On Friday, European stocks saw their best week in about two months, as there was an easing in concerns about an energy crunch in the region. This calmed down investors who had been worried about a big increase in the interest rates, along with the Italian political crisis.
There was a 0.3% increase in the STOXX 600 index of the continent, which took it to the highest the index has been since June 10 and it recorded 2.9% gains for the week as well. Moreover, gas flows from Russia resumed to Germany after the annual maintenance of the gas pipeline was over. But, market participants were still fretting because business activity in the euro zone shrank in July rather unexpectedly.
This was because the service sector in the euro zone had become almost stalled and the manufacturing sector saw a downturn. This data came a day after an interest rate hike was delivered by the European Central bank (ECB) on Thursday, which is the first increase seen in the last 11 years, made for combating inflation.
Change in expectations
The disappointing data prompted market participants to adjust their interest rate hike expectations from the ECB down the road. Traders have now repriced interest rate hikes of 105 basis points by December, which is down from the 120 basis points prediction before the data.
Peter Kazimir, a policymaker for the ECB, said on Friday that the bank may increase the interest rate in September by 25 or 50 basis points. Market analysts said that the ECB is trying to walk a fine line between avoiding an economic recession and taming inflation, which means a cautious view should be taken in respect to European stocks.
The rate volatility before the next meetings of the ECB is expected to be high because the bank is not providing any forward guidance and this means investors can only speculate about the magnitude of future rate hikes.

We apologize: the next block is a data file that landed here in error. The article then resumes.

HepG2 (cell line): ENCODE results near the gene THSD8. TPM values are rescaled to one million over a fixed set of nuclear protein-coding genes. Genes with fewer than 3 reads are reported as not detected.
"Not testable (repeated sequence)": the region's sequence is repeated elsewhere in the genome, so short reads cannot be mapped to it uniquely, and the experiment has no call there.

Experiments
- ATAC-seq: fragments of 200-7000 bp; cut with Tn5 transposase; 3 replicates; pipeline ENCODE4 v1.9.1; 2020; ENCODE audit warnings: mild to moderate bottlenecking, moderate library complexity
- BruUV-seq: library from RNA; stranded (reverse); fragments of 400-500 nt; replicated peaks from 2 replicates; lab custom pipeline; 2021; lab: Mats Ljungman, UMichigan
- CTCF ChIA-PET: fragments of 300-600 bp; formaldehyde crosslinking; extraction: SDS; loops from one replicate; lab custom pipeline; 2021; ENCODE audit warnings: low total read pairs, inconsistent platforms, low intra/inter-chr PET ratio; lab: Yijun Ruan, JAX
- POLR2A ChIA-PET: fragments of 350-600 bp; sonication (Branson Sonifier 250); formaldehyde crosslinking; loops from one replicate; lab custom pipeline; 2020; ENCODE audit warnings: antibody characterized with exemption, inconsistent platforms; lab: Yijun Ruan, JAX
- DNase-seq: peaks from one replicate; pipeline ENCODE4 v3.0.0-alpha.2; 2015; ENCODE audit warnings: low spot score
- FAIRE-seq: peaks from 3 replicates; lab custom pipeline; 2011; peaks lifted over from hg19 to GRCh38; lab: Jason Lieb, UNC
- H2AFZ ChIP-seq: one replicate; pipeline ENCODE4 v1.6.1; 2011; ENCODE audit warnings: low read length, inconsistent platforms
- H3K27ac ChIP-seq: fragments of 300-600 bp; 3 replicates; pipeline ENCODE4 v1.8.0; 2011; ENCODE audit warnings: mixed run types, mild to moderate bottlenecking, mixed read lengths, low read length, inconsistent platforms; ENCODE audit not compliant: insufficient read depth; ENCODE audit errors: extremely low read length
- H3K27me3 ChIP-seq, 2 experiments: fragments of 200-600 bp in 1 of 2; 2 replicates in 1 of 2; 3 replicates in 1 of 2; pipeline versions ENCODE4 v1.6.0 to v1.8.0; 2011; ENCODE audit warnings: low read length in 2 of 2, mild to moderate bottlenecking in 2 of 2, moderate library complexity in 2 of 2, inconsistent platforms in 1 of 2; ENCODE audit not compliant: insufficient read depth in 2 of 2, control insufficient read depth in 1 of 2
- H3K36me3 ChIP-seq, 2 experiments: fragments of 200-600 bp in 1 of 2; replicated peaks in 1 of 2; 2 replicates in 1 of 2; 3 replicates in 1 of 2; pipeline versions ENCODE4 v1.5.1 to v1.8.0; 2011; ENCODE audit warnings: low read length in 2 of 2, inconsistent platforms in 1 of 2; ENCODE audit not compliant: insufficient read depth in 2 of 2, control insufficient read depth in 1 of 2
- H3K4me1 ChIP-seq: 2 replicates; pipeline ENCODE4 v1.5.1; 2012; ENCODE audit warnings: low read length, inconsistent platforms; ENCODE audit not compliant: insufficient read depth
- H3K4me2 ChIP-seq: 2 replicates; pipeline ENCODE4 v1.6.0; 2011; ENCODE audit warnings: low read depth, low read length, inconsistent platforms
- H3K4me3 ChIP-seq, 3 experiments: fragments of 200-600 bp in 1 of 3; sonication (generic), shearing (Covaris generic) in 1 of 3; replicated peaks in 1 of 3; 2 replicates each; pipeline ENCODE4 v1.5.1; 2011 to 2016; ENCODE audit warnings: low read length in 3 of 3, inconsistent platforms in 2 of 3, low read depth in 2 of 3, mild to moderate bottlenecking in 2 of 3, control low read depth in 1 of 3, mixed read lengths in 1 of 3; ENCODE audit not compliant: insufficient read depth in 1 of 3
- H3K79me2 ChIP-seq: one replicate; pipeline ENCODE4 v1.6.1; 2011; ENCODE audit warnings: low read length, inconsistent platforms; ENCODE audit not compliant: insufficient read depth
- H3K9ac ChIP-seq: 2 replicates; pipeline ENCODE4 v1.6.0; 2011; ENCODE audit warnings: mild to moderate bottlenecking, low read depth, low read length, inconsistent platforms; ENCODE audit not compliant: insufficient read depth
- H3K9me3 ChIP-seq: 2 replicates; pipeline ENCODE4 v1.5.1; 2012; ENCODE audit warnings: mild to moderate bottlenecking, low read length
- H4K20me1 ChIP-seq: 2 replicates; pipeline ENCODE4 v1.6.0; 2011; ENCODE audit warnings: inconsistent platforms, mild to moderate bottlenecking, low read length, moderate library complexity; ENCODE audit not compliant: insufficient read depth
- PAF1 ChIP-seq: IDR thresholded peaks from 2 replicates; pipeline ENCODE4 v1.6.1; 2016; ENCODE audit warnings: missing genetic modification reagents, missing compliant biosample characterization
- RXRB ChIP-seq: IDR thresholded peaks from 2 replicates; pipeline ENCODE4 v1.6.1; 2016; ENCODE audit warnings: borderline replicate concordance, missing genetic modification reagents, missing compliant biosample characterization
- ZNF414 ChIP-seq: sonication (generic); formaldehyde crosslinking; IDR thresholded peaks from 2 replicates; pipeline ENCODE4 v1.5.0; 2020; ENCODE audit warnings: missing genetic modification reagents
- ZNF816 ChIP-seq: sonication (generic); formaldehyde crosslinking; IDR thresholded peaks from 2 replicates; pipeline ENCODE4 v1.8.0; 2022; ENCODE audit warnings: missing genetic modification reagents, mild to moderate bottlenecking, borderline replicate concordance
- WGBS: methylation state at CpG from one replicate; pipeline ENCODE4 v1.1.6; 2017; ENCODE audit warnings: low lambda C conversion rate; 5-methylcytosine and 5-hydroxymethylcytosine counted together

Sectors that tend to be more resilient to uncertainty recorded the most gains on Friday, which include real estate stocks that climbed by 4.3%. Others included utilities as well as food and beverage stocks. There was a drop in stocks linked to the economy, such as banks, which shed 1.2%, while energy stocks recorded 1.2% gains due to a rise in oil prices.
Italian shares rose 0.1% after a volatile trading session due to the resignation of Prime Minister Mario Draghi, as the country gears for a new bout of elections on September 25th. The STOXX 600 has declined by almost 12.7% this year because of a weakening euro, fears of high interest rates triggering an economic recession, and the Russia Ukraine war.
Investors are now focused on the second quarter earnings report, as they will provide clues about Europe’s corporate health. There was a 2.2% fall in Danske Bank, as it announced no dividends, and a 3.9% drop was recorded in Swiss escalator and elevator manufacturer Schindler after it reduced its revenue guidance for the year.